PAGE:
In Humanist, Rob Marshall manages to procure the vocal talents of industry stalwarts to breath life into his tailored and prominent music with a message.
When writing a record based around something that means so much to you, it’s hard to let go of some of the creative decisions. This is why Humanist is such an achievement. Rob Marshall, (guitarist for Exit Calm) conceived the idea for the record after watching Shane Meadow’s The Living Room – a documentary based around singer Gavin Clark who sadly died. Rob once shared a manager with Gavin and, being moved by the piece, wanted to write something himself to portray mortality, meaning and the liberation of the human spirit. The music of Humanist became his way of doing this, bravely bringing in other singers and lyricists to listen to the tracks, provide their vocals, and portray these themes over the music he’d created.
A sparkly but incandescent intro opens the record, ending with what sounds like underground train samples and holy vocals spliced together. This leads nicely into the more electronically labelled Kingdom featuring Mark Lanegan. Lanegan’s gruff and weathered vocals provide a nice contrast to the heavily tailored drums and synths of the opening before you’re suddenly hit with dirty, fuzzy guitars that disappear as quickly as they arrive. This intrusion awakens the mind briefly, fitting in with the spiky nature of the lyrics: “Doctor are you going to kill us, give us some medicine to take, I am sharp below the surface, I have love that you forsake.”
Depeche Mode’s Dave Gahan takes the reins on Shock Collar, this time starting off with gruff guitars and heavy beats for the artist to build around. With more of a melody, Gahan manages to bring out the sincerity in the music, feeling all of the source material’s pain and sadness as it builds to a chorus reiterating to ‘never lie’. English Ghosts then sees John Robb of The Membranes provide vocals in a sauntering and sneering piece that reminds of the dark, punk sentiment of The Kills. The monotonous rhythm created by Rob Marshall gradually comes out of its shell as if being birthed from a place of confusion and malice, builds and building to its lengthy conclusion.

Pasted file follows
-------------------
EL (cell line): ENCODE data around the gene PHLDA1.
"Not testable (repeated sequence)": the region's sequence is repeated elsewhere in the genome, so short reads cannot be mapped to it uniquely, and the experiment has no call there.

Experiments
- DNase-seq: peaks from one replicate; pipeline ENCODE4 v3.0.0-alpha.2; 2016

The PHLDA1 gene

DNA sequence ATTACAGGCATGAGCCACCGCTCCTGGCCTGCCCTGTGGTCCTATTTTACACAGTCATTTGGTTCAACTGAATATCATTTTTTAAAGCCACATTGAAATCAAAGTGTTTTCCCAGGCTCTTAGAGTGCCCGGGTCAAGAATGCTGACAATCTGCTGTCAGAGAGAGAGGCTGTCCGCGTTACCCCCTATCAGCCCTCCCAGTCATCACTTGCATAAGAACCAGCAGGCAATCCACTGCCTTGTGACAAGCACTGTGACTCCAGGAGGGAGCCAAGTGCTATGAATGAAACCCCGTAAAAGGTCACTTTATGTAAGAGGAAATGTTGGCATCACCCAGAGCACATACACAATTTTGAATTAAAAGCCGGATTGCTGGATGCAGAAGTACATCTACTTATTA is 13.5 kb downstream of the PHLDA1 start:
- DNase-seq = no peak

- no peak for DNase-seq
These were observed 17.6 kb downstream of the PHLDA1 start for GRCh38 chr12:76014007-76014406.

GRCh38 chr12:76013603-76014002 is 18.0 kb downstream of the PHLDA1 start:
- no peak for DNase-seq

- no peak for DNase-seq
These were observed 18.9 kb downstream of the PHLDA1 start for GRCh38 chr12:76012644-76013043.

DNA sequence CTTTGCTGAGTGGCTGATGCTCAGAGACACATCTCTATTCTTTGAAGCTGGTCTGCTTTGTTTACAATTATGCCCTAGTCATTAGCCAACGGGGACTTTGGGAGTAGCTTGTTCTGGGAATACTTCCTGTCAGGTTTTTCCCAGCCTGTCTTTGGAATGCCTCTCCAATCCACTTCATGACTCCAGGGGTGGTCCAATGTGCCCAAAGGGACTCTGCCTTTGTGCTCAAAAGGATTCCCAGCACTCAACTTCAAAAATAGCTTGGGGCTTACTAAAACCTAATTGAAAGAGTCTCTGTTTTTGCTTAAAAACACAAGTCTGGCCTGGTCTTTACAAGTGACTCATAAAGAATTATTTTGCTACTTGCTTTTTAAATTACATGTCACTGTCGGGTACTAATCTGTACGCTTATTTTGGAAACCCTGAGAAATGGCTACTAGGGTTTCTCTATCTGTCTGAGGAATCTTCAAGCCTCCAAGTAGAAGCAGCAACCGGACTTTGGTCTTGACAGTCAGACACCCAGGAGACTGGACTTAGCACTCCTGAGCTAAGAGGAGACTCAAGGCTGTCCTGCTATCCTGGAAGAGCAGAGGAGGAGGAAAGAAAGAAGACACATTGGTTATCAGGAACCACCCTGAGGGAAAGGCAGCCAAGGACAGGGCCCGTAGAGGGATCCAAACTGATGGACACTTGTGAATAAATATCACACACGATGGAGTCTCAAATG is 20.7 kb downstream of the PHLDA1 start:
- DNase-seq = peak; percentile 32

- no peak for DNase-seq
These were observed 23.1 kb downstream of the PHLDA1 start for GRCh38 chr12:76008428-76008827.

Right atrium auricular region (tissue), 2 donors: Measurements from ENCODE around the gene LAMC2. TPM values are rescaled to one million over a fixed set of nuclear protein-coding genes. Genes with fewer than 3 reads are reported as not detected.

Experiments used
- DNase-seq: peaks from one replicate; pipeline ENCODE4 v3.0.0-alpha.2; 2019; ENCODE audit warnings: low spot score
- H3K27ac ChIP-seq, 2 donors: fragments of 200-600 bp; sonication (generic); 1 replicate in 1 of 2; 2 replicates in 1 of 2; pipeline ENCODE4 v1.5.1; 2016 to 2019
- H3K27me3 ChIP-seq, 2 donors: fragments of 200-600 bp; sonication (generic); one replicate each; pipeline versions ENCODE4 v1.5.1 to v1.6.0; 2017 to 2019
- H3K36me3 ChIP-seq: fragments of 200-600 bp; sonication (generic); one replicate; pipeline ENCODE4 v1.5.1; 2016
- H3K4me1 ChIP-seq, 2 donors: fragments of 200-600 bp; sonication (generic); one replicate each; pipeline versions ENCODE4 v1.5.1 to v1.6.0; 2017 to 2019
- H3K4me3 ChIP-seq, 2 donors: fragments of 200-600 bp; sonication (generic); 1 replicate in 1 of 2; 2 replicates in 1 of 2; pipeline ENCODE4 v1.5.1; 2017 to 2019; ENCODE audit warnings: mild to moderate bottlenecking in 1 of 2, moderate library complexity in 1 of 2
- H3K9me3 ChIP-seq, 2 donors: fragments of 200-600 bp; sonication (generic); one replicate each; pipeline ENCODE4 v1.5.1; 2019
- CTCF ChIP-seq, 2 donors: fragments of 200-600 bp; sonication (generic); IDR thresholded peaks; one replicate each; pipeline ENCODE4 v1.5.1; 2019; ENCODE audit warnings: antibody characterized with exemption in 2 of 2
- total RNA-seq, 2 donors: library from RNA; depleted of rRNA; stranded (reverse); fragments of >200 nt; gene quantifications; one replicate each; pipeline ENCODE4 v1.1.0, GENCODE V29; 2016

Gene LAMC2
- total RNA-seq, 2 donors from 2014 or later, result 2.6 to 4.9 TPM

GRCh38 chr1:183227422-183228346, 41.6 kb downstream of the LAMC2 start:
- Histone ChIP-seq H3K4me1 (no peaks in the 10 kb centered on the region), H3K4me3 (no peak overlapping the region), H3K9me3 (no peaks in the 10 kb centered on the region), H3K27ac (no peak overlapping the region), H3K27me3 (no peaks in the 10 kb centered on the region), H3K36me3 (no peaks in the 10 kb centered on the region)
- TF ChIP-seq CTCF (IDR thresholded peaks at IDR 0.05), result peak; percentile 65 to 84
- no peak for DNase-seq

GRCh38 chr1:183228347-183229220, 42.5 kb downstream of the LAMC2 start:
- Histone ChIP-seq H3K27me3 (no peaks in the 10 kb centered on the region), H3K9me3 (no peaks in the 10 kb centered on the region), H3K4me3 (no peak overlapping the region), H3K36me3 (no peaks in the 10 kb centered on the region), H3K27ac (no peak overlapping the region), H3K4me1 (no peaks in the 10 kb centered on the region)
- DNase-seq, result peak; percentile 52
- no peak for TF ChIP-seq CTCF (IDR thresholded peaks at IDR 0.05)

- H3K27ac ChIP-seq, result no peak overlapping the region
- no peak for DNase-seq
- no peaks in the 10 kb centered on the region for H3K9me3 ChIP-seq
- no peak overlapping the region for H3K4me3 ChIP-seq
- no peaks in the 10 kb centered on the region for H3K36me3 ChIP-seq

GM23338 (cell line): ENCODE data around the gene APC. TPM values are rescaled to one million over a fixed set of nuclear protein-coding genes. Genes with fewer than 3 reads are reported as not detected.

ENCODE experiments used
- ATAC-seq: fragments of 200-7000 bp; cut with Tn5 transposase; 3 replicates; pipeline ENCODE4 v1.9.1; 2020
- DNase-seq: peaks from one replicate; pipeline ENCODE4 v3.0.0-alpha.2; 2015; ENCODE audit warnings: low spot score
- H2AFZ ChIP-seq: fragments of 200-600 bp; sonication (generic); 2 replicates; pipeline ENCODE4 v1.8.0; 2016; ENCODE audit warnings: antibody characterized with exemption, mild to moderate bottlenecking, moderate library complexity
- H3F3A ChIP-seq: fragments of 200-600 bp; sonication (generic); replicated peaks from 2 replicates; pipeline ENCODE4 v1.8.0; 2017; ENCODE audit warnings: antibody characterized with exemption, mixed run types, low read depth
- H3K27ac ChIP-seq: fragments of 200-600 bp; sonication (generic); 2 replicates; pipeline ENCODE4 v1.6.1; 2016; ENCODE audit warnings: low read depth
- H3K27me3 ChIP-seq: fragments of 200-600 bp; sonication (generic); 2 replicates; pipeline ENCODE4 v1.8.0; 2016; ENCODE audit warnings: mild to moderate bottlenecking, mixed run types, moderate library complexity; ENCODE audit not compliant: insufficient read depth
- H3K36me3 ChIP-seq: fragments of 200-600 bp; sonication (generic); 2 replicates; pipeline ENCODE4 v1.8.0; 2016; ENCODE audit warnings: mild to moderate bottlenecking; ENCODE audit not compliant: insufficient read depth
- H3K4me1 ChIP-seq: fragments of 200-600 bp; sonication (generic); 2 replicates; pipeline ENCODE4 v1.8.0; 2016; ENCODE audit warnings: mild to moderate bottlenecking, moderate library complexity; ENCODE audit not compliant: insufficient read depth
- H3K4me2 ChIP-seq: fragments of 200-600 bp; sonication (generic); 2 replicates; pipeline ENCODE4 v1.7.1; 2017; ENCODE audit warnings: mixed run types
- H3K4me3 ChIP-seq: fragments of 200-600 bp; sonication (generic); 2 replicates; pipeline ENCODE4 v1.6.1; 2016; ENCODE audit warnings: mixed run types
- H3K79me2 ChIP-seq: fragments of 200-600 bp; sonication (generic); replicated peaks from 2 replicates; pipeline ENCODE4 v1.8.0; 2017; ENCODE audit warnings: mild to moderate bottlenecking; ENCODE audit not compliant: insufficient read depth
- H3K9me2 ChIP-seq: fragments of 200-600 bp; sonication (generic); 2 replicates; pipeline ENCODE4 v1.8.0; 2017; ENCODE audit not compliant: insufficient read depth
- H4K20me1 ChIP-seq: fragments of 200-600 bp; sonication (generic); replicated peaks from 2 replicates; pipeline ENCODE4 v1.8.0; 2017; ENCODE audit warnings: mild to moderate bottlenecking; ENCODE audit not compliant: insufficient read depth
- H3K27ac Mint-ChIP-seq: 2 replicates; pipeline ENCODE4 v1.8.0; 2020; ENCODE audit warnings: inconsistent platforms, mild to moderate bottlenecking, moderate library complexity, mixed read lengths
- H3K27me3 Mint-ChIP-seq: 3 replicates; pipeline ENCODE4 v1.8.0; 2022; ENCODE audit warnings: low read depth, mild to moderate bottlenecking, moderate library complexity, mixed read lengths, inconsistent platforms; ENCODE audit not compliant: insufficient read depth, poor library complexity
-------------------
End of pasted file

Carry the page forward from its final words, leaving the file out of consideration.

The way Marshall has allowed free reign for the artists to convey the themes really makes for some pleasing moments throughout the record. Ride’s Mark Gardner perfectly provides echo-laden, lengthy soundscapes to the 90s indie nature on Where The Lights Go Out whereas Carl Hancock Rux of Portishead fame creates an undeniably eccentric mix of fast-paced, poetic conversing against blissed-out guitars and a rolling drum beat that grows in stature as it progresses. A true album highlight.
The record ends as it begins with Mark Lanegan signing off on Gospel, seemingly digging deep into the source material and tragedy around Gavin Clark. Full of emotion and powerful turns of phrase, his vocals dance around the tailored guitar that riffs in unison with the swirls of sentiment that billow throughout. The perfect ending.
Humanist is a beautiful coming together of music and vocals with each track telling a story in its own right. Although it was built around the tragic death of Gavin Clarke, it manages to transcend this and provide more of an overture to the human condition, depression, and how we act towards each other and its consequences. Each artist brings something new and unique to the skillfully produced music provided by Marshall, allowing each vocalist to perform admirably against the subject matter.